These days, every week brings a new report, forecast or piece of news reminding us that the mortgage lending market is in uncharted waters. Mortgage demand fell 6% week over week at the end of July. Applications dropped 7% in the same period. The national inflation rate eclipsed 9% in June. Things have changed even more since then.
As lenders, we know these things to be true not just within the context of a recent market report — we see it happening every day on the ground, in the weeds with homebuyers, real estate agents and partners. In a field built on risk — like mortgage lending — the lack of control or agency can often feel like the biggest risk of all.
It can also be truly liberating. It can force lenders back to the basics — to refocus on the things they can control that have always been the most important element of the home-buying journey anyway: How customers feel when they work with you.
In the age of automation and analytics, altruism can often feel less quantifiable, and perhaps less important as a result. Even those who value it will often say something like, “You can’t put a price on experience.”
Except, you very much can.
The polarization of the lending market
The state of the housing market today has pushed homebuyers into one of two camps: those who feel they missed out on their opportunity to capitalize on low rates and high appreciation, and those who desperately need to move and will largely be undeterred from a negative market shift just by nature of their circumstances. Such a reality stands in stark contrast to what we saw even a few short months ago, when the FOMO (fear of missing out) was real and correctable and everybody wanted a piece of the action. The FOMO homebuyer is now just trying to weather the storm, as we’ve seen in recent weeks with the dips in demand and applications.
But the homebuyer that needs to move is still out there looking for the right home and the right partners to help them get it. They know the homebuying process right now is going to be more challenging both logistically and financially. They also know that a lender can compound those challenges or reduce them to a mere speed bump rather than an insurmountable hurdle.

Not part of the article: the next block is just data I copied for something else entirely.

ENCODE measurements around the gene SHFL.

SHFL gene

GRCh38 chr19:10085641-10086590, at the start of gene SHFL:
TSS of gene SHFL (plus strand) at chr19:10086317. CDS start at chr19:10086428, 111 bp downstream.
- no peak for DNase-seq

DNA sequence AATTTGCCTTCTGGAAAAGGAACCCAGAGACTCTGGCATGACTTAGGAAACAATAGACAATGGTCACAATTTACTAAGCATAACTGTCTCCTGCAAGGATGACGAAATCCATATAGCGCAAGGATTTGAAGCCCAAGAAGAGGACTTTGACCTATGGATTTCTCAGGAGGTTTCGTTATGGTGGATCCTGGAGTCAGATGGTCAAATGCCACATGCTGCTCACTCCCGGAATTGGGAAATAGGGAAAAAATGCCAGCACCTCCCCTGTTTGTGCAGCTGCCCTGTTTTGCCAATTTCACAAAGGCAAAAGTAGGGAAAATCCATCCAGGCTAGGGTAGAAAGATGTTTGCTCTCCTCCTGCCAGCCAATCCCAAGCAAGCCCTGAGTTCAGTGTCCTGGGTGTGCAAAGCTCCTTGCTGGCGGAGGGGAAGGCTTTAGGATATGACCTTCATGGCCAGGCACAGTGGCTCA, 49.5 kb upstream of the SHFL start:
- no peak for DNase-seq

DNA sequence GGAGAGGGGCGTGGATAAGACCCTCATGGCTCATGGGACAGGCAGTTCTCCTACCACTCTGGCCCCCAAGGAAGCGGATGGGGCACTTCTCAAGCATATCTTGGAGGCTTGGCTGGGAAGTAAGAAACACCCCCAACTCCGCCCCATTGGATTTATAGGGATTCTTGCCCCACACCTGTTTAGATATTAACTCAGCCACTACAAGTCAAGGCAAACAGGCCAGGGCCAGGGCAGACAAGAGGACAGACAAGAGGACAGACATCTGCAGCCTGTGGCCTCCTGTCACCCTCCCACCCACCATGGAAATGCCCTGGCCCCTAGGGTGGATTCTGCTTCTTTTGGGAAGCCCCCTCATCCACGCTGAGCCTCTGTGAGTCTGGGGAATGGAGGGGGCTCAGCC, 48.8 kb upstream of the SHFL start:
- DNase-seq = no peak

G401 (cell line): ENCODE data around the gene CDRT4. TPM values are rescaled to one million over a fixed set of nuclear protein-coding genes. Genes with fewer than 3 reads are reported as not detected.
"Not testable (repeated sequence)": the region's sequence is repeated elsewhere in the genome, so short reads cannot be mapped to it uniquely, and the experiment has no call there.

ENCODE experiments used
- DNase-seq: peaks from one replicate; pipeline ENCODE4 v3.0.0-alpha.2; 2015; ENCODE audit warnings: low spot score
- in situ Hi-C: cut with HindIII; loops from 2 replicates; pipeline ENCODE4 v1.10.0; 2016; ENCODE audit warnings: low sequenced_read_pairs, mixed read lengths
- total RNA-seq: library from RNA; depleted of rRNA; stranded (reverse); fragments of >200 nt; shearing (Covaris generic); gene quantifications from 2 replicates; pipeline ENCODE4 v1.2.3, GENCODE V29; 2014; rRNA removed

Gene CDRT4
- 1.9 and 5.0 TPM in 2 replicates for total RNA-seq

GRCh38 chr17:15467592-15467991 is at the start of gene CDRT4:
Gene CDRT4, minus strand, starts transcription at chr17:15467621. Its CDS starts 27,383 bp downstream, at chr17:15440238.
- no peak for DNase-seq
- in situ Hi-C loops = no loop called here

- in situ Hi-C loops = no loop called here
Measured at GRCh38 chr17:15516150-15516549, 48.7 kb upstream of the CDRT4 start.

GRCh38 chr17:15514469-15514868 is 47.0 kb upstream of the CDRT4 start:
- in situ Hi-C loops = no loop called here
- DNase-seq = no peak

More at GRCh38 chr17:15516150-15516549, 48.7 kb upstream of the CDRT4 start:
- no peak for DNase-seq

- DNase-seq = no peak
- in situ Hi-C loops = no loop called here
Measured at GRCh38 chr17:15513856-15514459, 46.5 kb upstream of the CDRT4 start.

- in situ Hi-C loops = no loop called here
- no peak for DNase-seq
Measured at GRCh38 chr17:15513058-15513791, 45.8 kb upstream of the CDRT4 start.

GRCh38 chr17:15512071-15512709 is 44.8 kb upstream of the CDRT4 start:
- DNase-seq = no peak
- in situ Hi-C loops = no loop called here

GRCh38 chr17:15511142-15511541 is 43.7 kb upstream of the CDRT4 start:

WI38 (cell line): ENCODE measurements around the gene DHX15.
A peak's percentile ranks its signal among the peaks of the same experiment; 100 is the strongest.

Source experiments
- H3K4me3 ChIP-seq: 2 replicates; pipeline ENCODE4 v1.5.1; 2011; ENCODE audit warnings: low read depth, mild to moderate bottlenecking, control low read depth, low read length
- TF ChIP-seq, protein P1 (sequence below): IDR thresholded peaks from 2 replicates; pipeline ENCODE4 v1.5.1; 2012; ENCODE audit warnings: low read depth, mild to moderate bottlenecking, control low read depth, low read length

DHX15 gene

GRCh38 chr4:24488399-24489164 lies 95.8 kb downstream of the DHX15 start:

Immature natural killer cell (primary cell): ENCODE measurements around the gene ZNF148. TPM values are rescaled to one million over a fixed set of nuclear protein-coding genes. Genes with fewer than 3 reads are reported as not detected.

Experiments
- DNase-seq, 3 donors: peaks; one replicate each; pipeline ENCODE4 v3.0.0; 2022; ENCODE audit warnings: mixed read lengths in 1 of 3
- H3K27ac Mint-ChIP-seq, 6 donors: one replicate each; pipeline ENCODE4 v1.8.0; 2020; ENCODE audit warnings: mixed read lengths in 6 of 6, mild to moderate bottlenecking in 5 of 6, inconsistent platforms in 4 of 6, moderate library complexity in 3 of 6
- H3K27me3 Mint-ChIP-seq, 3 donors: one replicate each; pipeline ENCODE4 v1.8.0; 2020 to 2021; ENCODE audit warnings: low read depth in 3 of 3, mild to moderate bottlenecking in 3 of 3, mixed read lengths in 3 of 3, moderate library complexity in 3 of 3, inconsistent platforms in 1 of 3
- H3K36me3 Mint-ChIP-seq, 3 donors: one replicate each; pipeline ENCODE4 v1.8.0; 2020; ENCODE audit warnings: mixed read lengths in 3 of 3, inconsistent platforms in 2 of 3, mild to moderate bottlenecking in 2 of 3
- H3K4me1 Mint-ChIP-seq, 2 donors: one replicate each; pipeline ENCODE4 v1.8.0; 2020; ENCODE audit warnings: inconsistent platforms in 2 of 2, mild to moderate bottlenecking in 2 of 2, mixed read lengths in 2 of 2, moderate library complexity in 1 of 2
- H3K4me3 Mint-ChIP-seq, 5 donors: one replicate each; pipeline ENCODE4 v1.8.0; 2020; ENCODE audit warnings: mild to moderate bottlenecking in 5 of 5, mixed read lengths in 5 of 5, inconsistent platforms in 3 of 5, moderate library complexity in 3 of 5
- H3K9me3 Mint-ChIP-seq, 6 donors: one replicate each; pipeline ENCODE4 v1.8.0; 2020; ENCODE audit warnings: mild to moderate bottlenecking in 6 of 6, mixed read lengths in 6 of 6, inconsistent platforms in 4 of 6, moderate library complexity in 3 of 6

For lenders who prioritize providing exceptional experiences, there’s never been a more perfect customer — or a better opportunity to capitalize on the value they deliver that many others don’t.
The greater the need, the better the service
How lenders, particularly local ones, service their customers and loans over the next six months will be the greatest factor in their ability to survive the market shift.
There are two reasons for this. First is their ability to maintain short-term profitability even as fewer people search for homes. That’s simple enough: When there aren’t as many loans, capitalizing on the ones that come through become exponentially more important.
With all other factors like rates and costs being relatively equal, the difference will always come down to the elements that comprise the customer experience: responsiveness, time to close, one-on-one engagement and education, local market expertise, transparency and human connection.
These things you can absolutely put a price on and brings me to my second point about the role customer service plays in survivability: future revenue.
How exceptional service creates long-term ROI
When the opportunity to refinance comes, it will come for just about everyone. As early as the first quarter of 2024, we may begin to see a seismic boom in refinancing for millions of homeowners. When they pick up phone, it’s easy to see how spending an extra couple hours with a customer now can increase their likelihood to call you instead of a new lender.
The same, of course, is true for the rest of the market. If lenders can push through the notable decline in retention. A 2021 report from Black Knight found that only 18% of borrowers kept the same servicer across multiple transactions at the end of 2020. Cash-out refinances fell to 11% retention, while rate-and-term refinances hovered at 23%.
The biggest reason? Poor service and an overreliance on digital tools. The latter often drives the former, as lenders over the last several years leaned so heavily into technology to meet heightened demand and volume that they inadvertently pigeon-holed customers and failed to compensate for a dominant digital experience with a more personable human one.
The decline in origination volume in recent weeks and for the foreseeable future only reinforces the need for lenders to invest in service as much as technology.
Because while repeat customers are a rarity in lending, they don’t have to be. It’s just been the price lenders have paid for not focusing on the thing their customers want most: better service.
Eric Bernstein is co-founder and president of LendFriend Home Loans.
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